A cancellation number is a postal marking applied to a stamp or stationery indicating that the item has been used. We can see the cancellation details on the mail we receive. The print on the stamp indicates where and when the item was mailed, and we cannot use the stamp again.
It appears that Greek rural postmen each had a cancellation number that they applied to incoming mail to cancel the stamps before distributing the mail. The prize winning book tells the human stories behind each of the cancellation numbers.
Cancellation number 87236 was the number used by rural postman, Dimitri Vassilikos, to cancel the stamps on all mail routed through the Elassona post office in Northern Thessalonika.
He died at the age of 87. After his death, seventeen large bags of undistributed letters were discovered in his attic. It transpired that Dimitri sat at his kitchen table all day, drinking ouzo (a traditional Greek alcoholic drink) and cancelling the stamps on the letters.
He never actually delivered even one of the letters. He simply added the mail items to the bags of mail that he had been hiding in his attic. As a result the inhabitants of Elassona are known to this day as 'the isolated ones'. Not even Readers' Digest could get past Dimitri Vassilikos, it seems.
Why would a postman do something so outrageous? He feared that his worthless sons would discover the hidden mail in the attic, steam off the stamps and use the proceeds to go to the Greek island of Mykonos. These young men seemed to be quite attracted to Mykonos and would do anything to get there. I wonder how many used stamps with the number 87236 they would have had to sell to get the money to go to Mykonos?
We think the old man was crazy, but don't we do the same in different ways? Think of the crockery and cutlery and bed linen that are stored and only taken out to impress visitors. As if we are not good enough to use beautiful or valuable stuff every day.
How about the clothes that we save for special occasions? Often the special occasions are so far apart that the clothes 'shrink' while in the wardrobe and then we need to buy new clothes anyway, only to wear them once and hide them away again. What a waste.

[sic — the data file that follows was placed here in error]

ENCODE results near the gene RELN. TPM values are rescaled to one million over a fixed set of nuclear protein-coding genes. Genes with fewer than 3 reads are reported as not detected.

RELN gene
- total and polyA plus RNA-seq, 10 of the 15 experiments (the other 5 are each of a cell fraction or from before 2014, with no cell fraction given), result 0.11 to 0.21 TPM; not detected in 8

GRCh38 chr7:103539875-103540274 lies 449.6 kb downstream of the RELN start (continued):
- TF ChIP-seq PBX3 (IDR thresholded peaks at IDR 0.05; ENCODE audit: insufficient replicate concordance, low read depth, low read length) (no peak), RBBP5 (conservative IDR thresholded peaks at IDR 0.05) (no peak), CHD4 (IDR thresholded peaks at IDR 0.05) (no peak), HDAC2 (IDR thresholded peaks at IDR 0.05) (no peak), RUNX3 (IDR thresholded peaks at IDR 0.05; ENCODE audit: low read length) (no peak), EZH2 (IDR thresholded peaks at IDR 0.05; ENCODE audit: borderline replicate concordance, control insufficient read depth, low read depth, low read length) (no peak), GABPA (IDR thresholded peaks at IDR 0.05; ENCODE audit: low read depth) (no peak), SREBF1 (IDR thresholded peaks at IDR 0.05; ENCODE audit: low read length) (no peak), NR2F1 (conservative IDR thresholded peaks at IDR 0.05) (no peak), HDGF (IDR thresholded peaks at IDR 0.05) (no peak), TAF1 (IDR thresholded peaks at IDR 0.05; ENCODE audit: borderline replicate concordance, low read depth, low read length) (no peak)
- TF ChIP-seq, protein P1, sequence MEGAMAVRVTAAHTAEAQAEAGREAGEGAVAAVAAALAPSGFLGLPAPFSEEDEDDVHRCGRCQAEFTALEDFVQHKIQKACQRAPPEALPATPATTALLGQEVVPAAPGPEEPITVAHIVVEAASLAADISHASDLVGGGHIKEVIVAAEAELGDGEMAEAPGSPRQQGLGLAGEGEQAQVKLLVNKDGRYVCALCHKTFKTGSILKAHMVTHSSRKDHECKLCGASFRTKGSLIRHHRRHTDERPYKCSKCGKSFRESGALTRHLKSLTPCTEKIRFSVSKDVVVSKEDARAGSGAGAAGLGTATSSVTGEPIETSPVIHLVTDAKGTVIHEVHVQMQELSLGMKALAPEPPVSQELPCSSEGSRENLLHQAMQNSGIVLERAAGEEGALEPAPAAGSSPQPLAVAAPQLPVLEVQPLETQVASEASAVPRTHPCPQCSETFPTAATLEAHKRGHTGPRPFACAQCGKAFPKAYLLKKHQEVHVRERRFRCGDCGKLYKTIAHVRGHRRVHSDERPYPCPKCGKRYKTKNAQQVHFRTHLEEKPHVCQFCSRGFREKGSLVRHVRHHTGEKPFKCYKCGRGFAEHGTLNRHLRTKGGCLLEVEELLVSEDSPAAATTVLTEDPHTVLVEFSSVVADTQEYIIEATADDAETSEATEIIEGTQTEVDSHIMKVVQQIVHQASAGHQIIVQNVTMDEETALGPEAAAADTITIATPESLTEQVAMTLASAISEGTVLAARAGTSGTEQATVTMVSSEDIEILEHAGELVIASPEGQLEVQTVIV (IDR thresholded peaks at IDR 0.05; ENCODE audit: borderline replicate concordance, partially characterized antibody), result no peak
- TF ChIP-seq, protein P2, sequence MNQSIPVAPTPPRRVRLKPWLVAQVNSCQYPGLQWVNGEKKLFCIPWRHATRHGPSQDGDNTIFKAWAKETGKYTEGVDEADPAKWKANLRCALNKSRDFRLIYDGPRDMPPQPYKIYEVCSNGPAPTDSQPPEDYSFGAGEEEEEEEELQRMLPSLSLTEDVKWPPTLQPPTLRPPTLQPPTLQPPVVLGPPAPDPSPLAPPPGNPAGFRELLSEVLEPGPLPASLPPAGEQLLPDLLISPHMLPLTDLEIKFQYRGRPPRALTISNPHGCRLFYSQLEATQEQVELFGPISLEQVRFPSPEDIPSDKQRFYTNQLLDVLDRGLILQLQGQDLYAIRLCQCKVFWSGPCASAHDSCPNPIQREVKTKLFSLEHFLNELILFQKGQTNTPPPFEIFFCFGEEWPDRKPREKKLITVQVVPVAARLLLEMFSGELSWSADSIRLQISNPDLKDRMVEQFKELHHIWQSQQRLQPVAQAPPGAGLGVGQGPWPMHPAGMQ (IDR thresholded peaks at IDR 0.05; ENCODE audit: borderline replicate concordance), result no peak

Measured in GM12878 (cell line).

In the culture that I grew up in, there was the justification that you use beautiful things rather than leave them for the second wife to enjoy. Somehow there must be some external reason for attaching value to yourself, even if it is by comparing yourself to an unknown person that may or may not be in the future of your beloved husband.
We do the same with our emotions. Our love is precious, and therefore we are reluctant to tell people we love them until we know the end of our time here is near or there is some crisis that justifies us using the words. We do not understand that love breeds love, and we prefer to hide it away in the attic so that others cannot abuse it.
How often do we praise our children or others around us that do well or achieve something? No, we rather withhold the praise because we do not want them to become vain or conceited. Why would we encourage people to break down the boundaries around them and explore their full ability? If we do anything like that, we will just have to dig up more of the praise and encouragement that we have been hoarding, and that will leave us with nothing. Will it?
Emotions like love and praise and encouragement may multiply slower than the more heated emotions of jealousy and resentment, but feel-good emotions multiply forever, while the more destructive emotions only multiply until we see the damage they do, wake up and choose to change them.
So it is quite OK and in fact a very good idea to take all the best things out of the wardrobes and cupboards and our hearts, and use them every day to make our world a beautiful place. The more we use the best things, the more wonderful things will come into our lives, because we are worthy of the best.